We at Visioneers have made it our mission to bring together German youngsters with young refugees from countries in crisis. With the help of a grant from the Berlin State Office for Development Cooperation we have been able to further develop our Sewing Workshop program. Since June 2016 we have run a weekly three-hour sewing workshop in which youngsters from different cultures can come together as peers and get to know each other.
Each workshop begins with a group discussion in which we run over what was done the previous week and what will be done in today’s session. We also discuss sewing and textiles in their wider context, looking at the theoretical background aswell as relevant political and development issues. The youngsters are also given the opportunity to express their own suggestions and ideas and discuss them with the group. Next the youngsters begin work on their sewing projects. The focus here is on facilitating mutual support and cooperation between the youngsters, regardless of their background. At the end of each session the group comes together again to review what has been done and to get an overview of the itinerary for the upcoming weeks. The whole session is conducted in a relaxed atmosphere, since fun and friendship are the principle objectives of the workshops.
The workshops are conducted completely in German and are led by the highly creative Julia of Funkelfaden.de. Each week Julia thinks up a new theme and an exciting project. Our workshops give the young refugees attending the opportunity to interact with the German language and culture in a pressure-free environment. At the same time the young German participants are given the chance to get to know a new culture and learn more about the living conditions in the home countries of the refugees.
Many of the attendees of the workshops have worked in the textiles industry in their home countries, working - either after finishing school or indeed instead of attending school - in factories producing clothes that are then sold cheaply in countries such as Germany. The creative element offered by the workshops is new to them, in spite of how experienced they may be with a sewing machine. The German youngsters attending the workshops generally have little understanding of the living conditions in the home countries of the refugees. In particular they lack an awareness of the wider issues surrounding one of their favourite past times – clothes shopping - having little idea of the conditions under which the clothes they buy are produced.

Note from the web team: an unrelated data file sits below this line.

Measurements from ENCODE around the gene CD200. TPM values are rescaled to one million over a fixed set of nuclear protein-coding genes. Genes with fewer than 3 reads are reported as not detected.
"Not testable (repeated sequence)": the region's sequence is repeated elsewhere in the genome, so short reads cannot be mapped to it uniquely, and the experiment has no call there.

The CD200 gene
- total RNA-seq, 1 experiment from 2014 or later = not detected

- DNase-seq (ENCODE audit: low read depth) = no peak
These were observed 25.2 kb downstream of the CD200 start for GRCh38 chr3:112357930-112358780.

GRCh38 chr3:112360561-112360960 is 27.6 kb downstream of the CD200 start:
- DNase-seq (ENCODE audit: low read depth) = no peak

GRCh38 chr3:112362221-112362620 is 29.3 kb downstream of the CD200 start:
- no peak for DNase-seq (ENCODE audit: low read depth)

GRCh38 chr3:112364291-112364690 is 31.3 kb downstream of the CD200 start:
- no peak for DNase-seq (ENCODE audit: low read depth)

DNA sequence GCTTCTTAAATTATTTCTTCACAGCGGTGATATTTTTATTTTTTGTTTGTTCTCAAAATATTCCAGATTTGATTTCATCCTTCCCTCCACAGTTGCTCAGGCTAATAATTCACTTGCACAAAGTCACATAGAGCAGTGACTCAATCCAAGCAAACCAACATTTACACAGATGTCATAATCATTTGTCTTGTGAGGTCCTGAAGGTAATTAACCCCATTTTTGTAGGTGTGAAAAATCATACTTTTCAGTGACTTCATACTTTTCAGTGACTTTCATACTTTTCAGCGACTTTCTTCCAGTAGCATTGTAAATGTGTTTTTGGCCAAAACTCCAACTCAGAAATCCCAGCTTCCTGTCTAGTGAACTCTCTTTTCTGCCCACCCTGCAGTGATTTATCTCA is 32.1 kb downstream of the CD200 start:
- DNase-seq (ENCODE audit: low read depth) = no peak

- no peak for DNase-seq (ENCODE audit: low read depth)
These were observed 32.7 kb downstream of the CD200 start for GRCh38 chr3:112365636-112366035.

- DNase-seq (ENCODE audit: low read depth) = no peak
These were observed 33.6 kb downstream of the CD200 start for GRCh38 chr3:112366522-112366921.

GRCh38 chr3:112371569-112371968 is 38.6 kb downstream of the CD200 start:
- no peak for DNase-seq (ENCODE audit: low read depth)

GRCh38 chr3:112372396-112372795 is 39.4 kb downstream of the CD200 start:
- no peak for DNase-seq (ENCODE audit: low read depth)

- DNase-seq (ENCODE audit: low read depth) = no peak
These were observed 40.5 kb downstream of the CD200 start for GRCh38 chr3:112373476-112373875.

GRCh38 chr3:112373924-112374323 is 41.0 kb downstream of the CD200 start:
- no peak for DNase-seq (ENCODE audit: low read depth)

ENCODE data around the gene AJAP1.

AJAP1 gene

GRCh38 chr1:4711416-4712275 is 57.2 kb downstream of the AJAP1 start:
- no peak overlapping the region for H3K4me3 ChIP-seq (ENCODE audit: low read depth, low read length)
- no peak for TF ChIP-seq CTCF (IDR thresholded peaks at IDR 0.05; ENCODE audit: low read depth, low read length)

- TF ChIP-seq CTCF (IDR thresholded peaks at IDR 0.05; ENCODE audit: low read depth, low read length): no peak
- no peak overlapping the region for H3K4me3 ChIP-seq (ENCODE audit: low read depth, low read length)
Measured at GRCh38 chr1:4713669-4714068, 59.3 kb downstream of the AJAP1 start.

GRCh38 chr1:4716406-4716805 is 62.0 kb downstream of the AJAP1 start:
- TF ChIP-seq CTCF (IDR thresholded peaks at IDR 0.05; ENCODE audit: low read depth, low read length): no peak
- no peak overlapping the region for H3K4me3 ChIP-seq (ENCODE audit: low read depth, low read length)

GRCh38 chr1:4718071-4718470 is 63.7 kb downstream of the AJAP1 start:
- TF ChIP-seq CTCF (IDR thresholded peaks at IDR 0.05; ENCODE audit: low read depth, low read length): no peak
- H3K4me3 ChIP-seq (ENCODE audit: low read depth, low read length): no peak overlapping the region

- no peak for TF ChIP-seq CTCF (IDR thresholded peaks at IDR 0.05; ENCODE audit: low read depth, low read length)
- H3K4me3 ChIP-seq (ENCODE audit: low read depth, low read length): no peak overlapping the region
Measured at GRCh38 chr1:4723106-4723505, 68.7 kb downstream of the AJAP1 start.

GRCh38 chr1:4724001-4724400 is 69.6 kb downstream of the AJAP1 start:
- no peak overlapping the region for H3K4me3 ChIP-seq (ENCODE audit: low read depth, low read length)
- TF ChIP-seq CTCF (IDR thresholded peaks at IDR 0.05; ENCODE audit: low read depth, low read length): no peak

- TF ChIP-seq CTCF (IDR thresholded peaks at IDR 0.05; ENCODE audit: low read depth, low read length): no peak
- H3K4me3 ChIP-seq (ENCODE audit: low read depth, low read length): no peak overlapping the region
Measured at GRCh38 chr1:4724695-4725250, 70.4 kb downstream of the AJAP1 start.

The backgrounds of the two groups could not therefore be more different, and yet both groups now live in Germany and are part of the same community. At the workshops we aim to deepen mutual understanding between the two groups, to promote integration and to increase understanding of the causes driving refugees to flee their home countries.
Since July 2016 the sewing workshops, which take place at Cafe Connections, have been regularly attended by both German youngsters as well as young refugees. Often all the participants cook and eat together before getting down to the sewing itself.
We would like to express our thanks for the support offered by
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